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Bill would require warning labels on soda

By Josh Richman
Thursday, February 13th, 2014 at 11:33 am in Bill Monning, California State Senate.

Sodas and sugary drinks sold in California would have to bear a label warning consumers of health risks, under a bill introduced Thursday in the state Senate.

sodaSB 1000 by state Sen. Bill Monning, D-Carmel, would require all containers of beverages with added sweeteners of 75 or more calories per 12 ounces to bear this label: “STATE OF CALIFORNIA SAFETY WARNING: Drinking beverages with added sugar(s) contributes to obesity, diabetes, and tooth decay.”

“When the science is this conclusive, the state of California has a responsibility to take steps to protect consumers,” Monning said in a news release. “As with tobacco and alcohol warnings, this legislation will give Californians essential information they need to make healthier choices.”

Dr. Harold Goldstein of the California Center for Public Health Advocacy, one of the bill’s sponsors, said in Monning’s news release that there’s “clear and conclusive” scientific evidence that soda and sugary drinks are major contributors to these harms. “These diseases cost California billions of dollars in health care and lost productivity every year. When any product causes this much harm, it is time to take action.”

Lots more, after the jump…

Sugary drinks are responsible for 43 percent of the added calories in the American diet over the last 30 years, according to Monning’s office; drinking just one soda a day increases an adult’s likelihood of being overweight by 27 percent and a child’s by 55 percent. Research shows that a soda or two a day increases risk of diabetes by 26 percent.

Dr. Ashby Wolfe of the California Medical Association, another sponsor of SB 1000, said doctors are “desperate to break the cycle of diabetes and obesity we see in our offices every day.”

“Americans drink more than 45 gallons of sugary beverages a year. These drinks have become a major part of the American diet, and we drink them without a second thought to the damage they do to our health,” Wolfe said. “Consumers have a right to know about the unique health problems associated with soda and other sugary drinks.”

The Latino Coalition for a Healthy California and the California Black Health Network are also co-sponsors, as those communities are the largest consumers of such drinks.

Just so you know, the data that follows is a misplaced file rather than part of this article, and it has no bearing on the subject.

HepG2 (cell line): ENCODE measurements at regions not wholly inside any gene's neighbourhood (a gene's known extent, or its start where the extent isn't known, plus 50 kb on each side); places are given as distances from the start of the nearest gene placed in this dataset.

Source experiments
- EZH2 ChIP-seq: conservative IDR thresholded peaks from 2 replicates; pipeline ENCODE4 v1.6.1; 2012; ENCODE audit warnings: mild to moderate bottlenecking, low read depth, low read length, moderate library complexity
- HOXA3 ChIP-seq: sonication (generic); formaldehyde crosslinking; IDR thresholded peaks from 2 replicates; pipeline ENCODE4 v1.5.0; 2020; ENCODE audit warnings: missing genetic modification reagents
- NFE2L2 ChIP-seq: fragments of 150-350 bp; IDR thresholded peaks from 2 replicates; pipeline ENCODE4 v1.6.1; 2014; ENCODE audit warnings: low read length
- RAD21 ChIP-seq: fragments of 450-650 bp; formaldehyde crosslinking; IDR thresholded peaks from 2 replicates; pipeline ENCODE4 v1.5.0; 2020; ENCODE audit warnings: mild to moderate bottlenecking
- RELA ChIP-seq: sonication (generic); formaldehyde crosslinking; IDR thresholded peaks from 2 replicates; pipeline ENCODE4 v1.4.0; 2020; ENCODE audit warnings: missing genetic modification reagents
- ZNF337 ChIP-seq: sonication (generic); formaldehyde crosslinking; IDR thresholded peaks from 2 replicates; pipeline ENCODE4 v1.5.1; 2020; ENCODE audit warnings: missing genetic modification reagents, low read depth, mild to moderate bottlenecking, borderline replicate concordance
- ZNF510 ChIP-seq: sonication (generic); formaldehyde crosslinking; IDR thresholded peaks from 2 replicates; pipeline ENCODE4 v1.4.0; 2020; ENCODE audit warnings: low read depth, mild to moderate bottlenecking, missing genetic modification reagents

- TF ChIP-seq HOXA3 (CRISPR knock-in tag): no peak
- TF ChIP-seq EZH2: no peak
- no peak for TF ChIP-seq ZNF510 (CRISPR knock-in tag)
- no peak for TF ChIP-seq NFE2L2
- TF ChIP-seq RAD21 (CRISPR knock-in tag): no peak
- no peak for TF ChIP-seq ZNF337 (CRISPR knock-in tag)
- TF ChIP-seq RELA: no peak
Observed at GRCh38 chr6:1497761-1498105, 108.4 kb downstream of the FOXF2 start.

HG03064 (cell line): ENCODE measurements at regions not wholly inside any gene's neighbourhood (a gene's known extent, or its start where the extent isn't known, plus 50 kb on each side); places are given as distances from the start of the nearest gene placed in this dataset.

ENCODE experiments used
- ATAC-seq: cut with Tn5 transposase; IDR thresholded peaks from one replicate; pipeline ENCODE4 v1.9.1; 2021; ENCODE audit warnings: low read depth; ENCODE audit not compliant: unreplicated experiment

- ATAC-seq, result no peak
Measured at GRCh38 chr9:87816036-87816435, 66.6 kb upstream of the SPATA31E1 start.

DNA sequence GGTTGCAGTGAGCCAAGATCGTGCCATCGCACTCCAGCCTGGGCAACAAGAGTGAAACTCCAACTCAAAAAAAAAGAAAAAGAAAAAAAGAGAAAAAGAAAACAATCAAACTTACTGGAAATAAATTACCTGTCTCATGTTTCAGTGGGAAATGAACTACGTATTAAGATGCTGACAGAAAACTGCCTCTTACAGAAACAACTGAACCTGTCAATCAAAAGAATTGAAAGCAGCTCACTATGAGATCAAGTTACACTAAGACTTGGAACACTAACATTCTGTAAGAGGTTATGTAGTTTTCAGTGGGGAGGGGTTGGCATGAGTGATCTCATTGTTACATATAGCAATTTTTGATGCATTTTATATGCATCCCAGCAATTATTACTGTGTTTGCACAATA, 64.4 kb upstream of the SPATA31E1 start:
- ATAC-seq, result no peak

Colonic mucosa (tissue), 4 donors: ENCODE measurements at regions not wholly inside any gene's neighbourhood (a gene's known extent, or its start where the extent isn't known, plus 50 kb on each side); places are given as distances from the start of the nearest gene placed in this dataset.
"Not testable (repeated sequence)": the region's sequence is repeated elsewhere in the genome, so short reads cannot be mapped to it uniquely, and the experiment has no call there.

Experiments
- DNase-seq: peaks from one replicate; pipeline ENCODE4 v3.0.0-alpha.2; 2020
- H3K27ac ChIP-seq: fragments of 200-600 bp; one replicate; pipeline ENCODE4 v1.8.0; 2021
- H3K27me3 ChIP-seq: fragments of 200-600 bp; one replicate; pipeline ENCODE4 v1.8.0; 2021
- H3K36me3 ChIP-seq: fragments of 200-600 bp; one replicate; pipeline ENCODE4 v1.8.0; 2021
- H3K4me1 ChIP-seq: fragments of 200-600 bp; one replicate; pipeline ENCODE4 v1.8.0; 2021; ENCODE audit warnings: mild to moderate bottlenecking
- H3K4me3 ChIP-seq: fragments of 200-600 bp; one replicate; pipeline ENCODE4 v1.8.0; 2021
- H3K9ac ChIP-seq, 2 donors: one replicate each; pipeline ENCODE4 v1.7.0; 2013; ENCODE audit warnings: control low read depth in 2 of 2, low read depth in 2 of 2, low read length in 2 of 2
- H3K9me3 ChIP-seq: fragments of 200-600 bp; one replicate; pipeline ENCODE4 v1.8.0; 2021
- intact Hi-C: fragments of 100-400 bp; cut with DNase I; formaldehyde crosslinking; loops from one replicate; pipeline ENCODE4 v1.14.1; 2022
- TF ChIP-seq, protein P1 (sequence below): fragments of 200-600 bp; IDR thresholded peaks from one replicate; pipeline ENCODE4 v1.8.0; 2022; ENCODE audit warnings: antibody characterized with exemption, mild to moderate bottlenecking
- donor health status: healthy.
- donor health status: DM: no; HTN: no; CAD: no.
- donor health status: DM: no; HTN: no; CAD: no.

CalBev, the state’s non-alcoholic beverage industry trade group, issued a statement indicating the bill is misguided.

“We agree that obesity is a serious and complex issue. However, it is misleading to suggest that soft drink consumption is uniquely responsible for weight gain,” the group said. “In fact, only 4 percent of calories in the average American diet are derived directly from soda. According to government data, foods, not beverages, are the top source of sugars in the American diet.”

But Daniel Zingale, senior vice president at The California Endowment, issued a statement putting the industry on notice.

“Big Soda be warned. The verdict is in,” Zingale said. “Overwhelming science shows that soda and junk drinks are the single largest contributors to the obesity crisis. Our state has a responsibility to inform its citizens about the serious health harms that come from these products. It’s hard to push back against Big Soda and the millions they spend to target young people and vulnerable communities across California. But this label is a start to help consumers make the best choices, for themselves and their families. Warning labels on cigarettes were started to push back on Big Tobacco and help Americans understand the health risks of smoking. Warning labels on junk drinks will do the same.”

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  • Elwood

    How about a warning on everything:

    Warning: Stupidity can be hazardous to your health.

  • Marga

    I actually think it’s a good idea, in particular if the bill targets ALL beverages with added sugar. Indeed, I’d go further and have it also target beverages that have natural sugars but not a significant amount of vitamins/nutrients (e.g. apple juice).

    Sure, most adults know perfectly well that drinking soda has bad consequences – but not all kids do. And kids are big consumers of sugary drinks. You can teach them to distinguish between the bad and not so bad, but truth be told, they are not always going to look at the ingredient list. This would be a quick way for them to know what drinks to avoid.